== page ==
Los Angeles is a glamorous and high profile locale to many, yet it's developed a bit of a bad reputation for those on the job market. In fact, last month unemployment in L.A. and Long Beach was posted at 13.1 percent, higher than both the national and statewide averages. It's understandable, then, that many new entrepreneurs looking to build a successful business may shy away from the L.A. scene and instead turn to locations with a more secure economy.
Bad reputation aside, I've learned firsthand that it is very possible for startups to find success in L.A. We have some of the best educational institutions in the country, which provides us with a very skilled talent base. Though many see the high unemployment as a hindrance and the sign of a weak economy, there can be some good found in it as well. With high unemployment, there is more talent available in the area actively looking for work. I personally have found that one of the biggest advantages of my company, Ciplex, being located in L.A. is that whenever we are rapidly hiring, anytime we need new talent it's there. And it's there on a mass scale. This situation is very different from being in Silicon Valley, where everyone is competing for one person.
Though it's certainly possible to grow a successful business and lessen unemployment in L.A., more needs to be done to improve the current outlook. I recently spoke with L.A.'s deputy mayor, Matt Karatz, and StartEngine's Howard Marks on this issue, and here's what I found out.
L.A.'s Problem and How We Begin to Fix It
One might wonder why L.A. is having such an unemployment crisis when it's such a "cool" place to be. Though Karatz has only been in his position as deputy mayor of L.A. for about 15 months, he's already realized that L.A. has placed a decade's worth of barriers on businesses that only hinders their ability to prosper.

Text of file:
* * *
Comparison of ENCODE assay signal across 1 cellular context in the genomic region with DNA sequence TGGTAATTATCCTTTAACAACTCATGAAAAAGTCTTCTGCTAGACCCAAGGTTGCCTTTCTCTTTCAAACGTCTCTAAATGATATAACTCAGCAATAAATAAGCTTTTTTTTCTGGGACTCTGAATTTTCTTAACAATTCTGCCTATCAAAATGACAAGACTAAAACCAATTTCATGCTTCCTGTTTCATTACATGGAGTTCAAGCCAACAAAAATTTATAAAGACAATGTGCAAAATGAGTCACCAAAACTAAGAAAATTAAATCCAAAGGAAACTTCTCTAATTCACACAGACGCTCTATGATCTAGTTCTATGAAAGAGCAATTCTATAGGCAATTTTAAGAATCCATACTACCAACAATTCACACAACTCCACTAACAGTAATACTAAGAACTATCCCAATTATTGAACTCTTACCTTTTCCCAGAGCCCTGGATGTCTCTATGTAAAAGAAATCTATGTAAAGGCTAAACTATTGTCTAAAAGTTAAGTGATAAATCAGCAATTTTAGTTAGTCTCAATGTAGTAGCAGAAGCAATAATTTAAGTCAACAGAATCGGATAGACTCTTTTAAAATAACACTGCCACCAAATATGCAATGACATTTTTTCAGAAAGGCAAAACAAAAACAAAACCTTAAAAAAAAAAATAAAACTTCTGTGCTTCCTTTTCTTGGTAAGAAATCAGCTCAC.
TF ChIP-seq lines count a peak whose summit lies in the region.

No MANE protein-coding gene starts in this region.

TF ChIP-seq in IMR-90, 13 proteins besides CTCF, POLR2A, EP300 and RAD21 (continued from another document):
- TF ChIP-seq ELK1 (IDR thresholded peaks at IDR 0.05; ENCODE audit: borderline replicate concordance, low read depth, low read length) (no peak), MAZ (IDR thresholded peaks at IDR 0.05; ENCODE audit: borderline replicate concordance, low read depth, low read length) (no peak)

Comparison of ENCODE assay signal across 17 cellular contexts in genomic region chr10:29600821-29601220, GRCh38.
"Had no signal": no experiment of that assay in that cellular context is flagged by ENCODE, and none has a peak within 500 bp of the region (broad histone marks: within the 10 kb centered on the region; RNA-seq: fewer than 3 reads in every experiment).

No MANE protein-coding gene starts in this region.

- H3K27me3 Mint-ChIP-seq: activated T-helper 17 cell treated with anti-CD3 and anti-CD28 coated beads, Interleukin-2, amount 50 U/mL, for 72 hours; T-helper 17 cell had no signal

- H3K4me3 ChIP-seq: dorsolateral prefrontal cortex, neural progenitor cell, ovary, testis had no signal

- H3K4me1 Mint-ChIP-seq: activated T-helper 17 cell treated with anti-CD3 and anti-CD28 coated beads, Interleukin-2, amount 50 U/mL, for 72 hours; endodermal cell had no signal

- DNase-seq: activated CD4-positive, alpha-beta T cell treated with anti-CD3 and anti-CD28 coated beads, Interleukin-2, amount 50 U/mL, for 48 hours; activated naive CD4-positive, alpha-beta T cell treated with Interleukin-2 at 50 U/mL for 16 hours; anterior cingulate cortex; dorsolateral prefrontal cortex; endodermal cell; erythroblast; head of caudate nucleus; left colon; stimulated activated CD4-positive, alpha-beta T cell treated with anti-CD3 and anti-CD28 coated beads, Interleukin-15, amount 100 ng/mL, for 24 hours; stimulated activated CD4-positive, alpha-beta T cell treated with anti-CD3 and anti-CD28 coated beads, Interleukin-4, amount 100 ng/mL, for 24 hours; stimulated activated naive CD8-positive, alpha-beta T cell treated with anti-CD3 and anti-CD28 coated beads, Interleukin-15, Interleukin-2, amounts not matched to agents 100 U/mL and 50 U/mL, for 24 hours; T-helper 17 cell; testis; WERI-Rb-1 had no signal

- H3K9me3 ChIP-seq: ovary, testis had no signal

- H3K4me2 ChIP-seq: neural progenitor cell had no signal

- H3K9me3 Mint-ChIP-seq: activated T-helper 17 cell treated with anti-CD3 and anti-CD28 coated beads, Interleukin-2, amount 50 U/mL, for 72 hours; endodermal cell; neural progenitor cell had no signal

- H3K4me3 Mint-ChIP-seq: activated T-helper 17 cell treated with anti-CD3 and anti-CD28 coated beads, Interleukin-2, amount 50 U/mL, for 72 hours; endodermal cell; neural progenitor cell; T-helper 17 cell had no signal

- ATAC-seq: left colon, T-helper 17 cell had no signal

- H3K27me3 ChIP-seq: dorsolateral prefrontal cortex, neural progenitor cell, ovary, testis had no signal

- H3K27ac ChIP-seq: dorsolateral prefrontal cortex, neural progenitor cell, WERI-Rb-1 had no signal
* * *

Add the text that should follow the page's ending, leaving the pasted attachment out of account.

For one, the entitlement process for building an office and creating new jobs at present can be very difficult to get through, especially when comparing it to other cities. Also, the tax structure in L.A. is far more onerous than in many surrounding cities. Thus, many businesses opt to establish themselves outside of L.A. in order to avoid that hassle.
However, Karatz and Mayor Antonio R. Villaraigosa are currently working to solve these issues. Though these aren't things that can be transformed quickly, they are working to revamp how the city handles entitlements by consolidating certain departments and processes in order to make it easier for people to accomplish this task. In addition, the tax structure is being reformed, which will make L.A. a much more attractive location to start a business and bring jobs to.
To make L.A. even more attractive to businesses, Karatz referenced Bloomberg's success with New York City. One of the great things Bloomberg has done for NYC is promote the industry unbelievably well so people want to be a part of it. And that's what Karatz and his team are looking to do for L.A..
Accelerators Contribute to the Solution
Government officials aren't the only ones trying to solve L.A.'s unemployment crisis. Accelerators are also doing their part. StartEngine has been an L.A.-focused accelerator since January 2012 and currently has 35 startups in its portfolio. Marks said each startup averages about 20 hires during its first three years. This means that within three years they will have created a total of 700 additional jobs in L.A. And these aren't just any kind of jobs, these jobs pay upwards of $80K with benefits and stock options. And if the startups are sold or go public, there will be even more employment opportunities.
The best part is, there are dozens of other accelerators in L.A. modeled similarly to StartEngine. Thus, the employment opportunities are truly becoming endless here.
Repairing a system that has seen decades of damage won't be done overnight or by any one individual, but progress is being made. Recently, the 25 companies represented at the Mayor's Council on Innovation and Industry met and each company announced how many job openings they have. Collectively, they are looking to fill 500 positions.
With community leaders who are clearly very receptive to change and doing whatever it takes to ensure that L.A. overcomes the unemployment crisis, the possibilities for L.A. businesses will continue to grow. In L.A. there is a level of talent and opportunity that can't be found anywhere else in the world. And it's only getting stronger.